Steve Mancuso is a lifelong Reds fan who grew up during the Big Red Machine era. He’s been writing about the Reds for more than ten years. Steve’s fondest memories about the Reds include attending a couple 1975 World Series games, being at Homer Bailey’s second no-hitter and going nuts for Jay Bruce at Clinchmas. Steve was also at all three games of the 2012 NLDS, but it’s too soon to talk about that.

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Brian D
Brian D
6 months ago

Dude sure hammered that ball out, off Mahle. Good pickup for the Reds.

BK
BK
6 months ago

Should the Reds consider platooning Davidson (or Farmer) with Votto? Based on your analysis above and in your article “Building the Reds 30-man roster with 16 pitchers” they appear to be a really good match. Of course, Kyle Farmer’s 2019 splits against LHP are somewhat close to Davidson’s 2018 numbers. Farmer brings better defense and more versatility as well.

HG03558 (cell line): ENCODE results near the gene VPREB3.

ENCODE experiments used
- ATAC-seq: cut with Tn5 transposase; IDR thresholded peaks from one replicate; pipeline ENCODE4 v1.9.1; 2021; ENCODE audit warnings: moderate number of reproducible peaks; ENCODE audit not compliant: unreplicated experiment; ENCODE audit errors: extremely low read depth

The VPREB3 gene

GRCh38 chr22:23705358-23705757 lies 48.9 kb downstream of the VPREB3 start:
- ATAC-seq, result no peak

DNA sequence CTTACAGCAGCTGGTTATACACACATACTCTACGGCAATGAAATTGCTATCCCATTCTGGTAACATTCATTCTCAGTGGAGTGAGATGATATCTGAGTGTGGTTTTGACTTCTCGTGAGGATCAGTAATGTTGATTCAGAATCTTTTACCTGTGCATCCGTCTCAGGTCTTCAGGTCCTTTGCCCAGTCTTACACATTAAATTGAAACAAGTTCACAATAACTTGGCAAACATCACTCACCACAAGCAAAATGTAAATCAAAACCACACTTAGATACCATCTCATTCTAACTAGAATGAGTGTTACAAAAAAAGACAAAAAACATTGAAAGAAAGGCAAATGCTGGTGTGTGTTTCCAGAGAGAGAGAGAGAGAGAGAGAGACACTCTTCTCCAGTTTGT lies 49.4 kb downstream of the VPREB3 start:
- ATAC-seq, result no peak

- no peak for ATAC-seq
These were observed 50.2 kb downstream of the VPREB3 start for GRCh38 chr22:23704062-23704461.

Brian Van Hook
6 months ago

I’d be interested to see how fully invested David Bell will be in platoon opportunities.

With an outfield of Castellanos, Senzel and Irvin; Davidson at DH; Casali catching, and Suarez at third, that’s lots of plate appearances from the right side, with Galvis a switch hitter.

Brian B
Brian B
6 months ago

Great article, and I like the idea of having someone to give Votto a day off. But if it’s down to the last roster spot, I think I’d rather have Aquino in that role. Especially since there’s no option for him to get regular at bats in the minors. Thoughts?